How do I do pattern matching using regular expression in Spring EL?

In this Spring Expression Language example we are going to learn how to use regular expression or regex to check if a text matches a certain pattern. Spring EL support regular expression using the matches operator.

The matches operator will check if the value has a pattern defined by the regex string, and it returns the evaluation result as a boolean value true if the text matches the regex or false if otherwise.

For example, we can use the matches operator to check if the given email address is a valid email address. As can be seen in the following example:

<property name="emailValid" 
          value="#{user.email matches '^[_A-Za-z0-9-]+(.[_A-Za-z0-9-]+)*@[A-Za-z0-9]+(.[A-Za-z0-9]+)*(.[A-Za-z]{2,})$'}"/>

This configuration will evaluate the user.email property to check if the email pattern matches with the given regular expression. If matches then the emailValid property will be set to true otherwise it will be false.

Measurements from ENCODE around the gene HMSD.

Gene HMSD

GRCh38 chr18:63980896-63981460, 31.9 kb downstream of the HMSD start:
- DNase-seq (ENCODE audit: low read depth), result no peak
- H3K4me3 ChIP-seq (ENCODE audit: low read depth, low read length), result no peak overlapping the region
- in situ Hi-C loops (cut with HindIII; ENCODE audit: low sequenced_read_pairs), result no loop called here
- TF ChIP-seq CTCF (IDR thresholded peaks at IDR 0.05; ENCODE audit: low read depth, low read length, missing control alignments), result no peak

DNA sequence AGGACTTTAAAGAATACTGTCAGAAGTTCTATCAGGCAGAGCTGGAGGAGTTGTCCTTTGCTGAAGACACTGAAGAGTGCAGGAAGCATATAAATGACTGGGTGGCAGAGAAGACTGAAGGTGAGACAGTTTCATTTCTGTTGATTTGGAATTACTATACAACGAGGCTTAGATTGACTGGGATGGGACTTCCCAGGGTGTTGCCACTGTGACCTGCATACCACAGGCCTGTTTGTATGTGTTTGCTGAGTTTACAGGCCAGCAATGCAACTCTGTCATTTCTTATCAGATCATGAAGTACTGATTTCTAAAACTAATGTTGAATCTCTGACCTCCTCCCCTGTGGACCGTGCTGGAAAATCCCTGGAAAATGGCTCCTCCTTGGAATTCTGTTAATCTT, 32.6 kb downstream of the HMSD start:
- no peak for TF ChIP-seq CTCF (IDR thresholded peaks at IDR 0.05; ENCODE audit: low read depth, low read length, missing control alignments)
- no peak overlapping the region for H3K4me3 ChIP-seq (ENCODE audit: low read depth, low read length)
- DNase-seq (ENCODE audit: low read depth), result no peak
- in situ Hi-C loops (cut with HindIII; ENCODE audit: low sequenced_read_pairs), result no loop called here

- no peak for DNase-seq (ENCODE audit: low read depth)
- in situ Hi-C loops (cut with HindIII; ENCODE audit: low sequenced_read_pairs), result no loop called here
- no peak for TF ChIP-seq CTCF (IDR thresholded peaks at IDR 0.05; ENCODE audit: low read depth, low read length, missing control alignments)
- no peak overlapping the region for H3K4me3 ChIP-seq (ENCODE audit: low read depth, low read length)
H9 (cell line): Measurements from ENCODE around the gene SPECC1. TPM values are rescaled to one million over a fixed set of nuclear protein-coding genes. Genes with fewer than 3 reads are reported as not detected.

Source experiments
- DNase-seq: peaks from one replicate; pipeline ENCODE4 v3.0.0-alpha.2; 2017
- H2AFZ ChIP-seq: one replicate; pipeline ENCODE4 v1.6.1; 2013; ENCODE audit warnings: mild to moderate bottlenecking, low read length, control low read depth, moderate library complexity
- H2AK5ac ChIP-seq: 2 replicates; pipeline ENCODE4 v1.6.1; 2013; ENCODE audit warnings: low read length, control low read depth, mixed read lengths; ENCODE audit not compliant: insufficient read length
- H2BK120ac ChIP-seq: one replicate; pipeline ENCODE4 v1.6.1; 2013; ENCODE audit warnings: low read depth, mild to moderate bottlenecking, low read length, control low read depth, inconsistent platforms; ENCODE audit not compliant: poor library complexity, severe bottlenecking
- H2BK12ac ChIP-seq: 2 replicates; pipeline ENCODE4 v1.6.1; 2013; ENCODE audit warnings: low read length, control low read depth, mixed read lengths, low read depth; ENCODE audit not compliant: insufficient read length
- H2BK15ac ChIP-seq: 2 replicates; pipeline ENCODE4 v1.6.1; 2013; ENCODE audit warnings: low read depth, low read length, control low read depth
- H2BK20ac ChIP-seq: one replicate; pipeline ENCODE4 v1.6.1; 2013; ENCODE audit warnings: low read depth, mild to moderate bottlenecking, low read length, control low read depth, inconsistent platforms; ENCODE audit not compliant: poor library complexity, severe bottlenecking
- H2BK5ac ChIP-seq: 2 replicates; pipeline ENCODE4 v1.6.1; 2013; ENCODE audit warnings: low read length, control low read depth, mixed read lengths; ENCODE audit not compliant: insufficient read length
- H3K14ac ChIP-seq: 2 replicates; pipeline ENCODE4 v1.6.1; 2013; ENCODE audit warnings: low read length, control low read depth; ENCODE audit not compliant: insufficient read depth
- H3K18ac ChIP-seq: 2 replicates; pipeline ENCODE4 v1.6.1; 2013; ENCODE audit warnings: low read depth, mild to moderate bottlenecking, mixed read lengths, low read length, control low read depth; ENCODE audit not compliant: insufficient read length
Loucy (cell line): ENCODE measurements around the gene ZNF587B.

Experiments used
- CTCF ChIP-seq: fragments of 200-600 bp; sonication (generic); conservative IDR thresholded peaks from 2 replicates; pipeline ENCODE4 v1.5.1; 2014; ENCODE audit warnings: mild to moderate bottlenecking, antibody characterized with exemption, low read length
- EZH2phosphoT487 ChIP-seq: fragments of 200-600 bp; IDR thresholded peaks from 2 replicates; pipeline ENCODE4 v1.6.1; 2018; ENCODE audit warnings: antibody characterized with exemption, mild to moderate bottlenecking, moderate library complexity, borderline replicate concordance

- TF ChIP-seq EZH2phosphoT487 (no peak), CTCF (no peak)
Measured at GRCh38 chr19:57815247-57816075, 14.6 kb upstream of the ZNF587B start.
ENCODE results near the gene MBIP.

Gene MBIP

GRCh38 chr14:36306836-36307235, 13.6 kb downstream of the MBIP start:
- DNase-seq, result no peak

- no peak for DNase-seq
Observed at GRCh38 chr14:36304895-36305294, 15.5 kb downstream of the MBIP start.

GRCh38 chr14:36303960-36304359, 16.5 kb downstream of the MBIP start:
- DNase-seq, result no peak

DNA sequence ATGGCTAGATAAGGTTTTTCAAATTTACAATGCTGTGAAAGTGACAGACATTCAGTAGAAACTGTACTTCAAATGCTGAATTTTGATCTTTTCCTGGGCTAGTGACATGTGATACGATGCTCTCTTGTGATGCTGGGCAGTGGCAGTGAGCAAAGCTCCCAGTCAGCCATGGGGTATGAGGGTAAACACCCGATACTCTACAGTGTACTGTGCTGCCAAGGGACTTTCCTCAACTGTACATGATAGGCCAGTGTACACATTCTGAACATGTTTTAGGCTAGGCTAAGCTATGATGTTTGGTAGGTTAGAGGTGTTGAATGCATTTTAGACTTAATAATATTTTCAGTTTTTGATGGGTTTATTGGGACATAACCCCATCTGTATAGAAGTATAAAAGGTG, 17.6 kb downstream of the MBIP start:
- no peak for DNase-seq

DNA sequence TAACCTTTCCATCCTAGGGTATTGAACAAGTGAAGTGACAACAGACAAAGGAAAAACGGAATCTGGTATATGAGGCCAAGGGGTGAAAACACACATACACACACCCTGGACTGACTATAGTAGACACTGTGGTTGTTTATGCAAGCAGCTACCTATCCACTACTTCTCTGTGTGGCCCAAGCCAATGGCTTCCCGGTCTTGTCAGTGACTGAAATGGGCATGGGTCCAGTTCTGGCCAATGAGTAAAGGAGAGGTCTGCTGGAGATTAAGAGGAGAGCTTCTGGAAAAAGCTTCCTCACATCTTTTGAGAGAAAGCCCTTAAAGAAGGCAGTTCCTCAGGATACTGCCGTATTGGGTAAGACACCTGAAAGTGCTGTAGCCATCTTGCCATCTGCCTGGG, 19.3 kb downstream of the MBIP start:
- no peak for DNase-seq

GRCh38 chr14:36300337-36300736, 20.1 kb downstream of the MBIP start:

Let’s see the complete example. Here are the spring configuration file, the User bean and a simple class for running the configuration file.

<?xml version="1.0" encoding="UTF-8"?>
<beans xmlns="http://www.springframework.org/schema/beans" xmlns:xsi="http://www.w3.org/2001/XMLSchema-instance"
       xsi:schemaLocation="http://www.springframework.org/schema/beans http://www.springframework.org/schema/beans/spring-beans.xsd">

    <bean id="user" class="org.kodejava.spring.core.el.User">
        <constructor-arg name="email" value="kodejava@gmail.com" />
        <property name="emailValid"
                  value="#{user.email matches '^[_A-Za-z0-9-]+(.[_A-Za-z0-9-]+)*@[A-Za-z0-9]+(.[A-Za-z0-9]+)*(.[A-Za-z]{2,})$'}" />
    </bean>

    <bean id="user2" class="org.kodejava.spring.core.el.User">
        <constructor-arg name="email" value="kodejava.at.gmail.dot.com" />
        <property name="emailValid"
                  value="#{user2.email matches '^[_A-Za-z0-9-]+(.[_A-Za-z0-9-]+)*@[A-Za-z0-9]+(.[A-Za-z0-9]+)*(.[A-Za-z]{2,})$'}" />
    </bean>

</beans>

The User bean is a simple pojo with two properties, a string email property and a boolean validEmail property.

package org.kodejava.spring.core.el;

public class User {
    private String email;
    private boolean emailValid;

    public User() {
    }

    public User(String email) {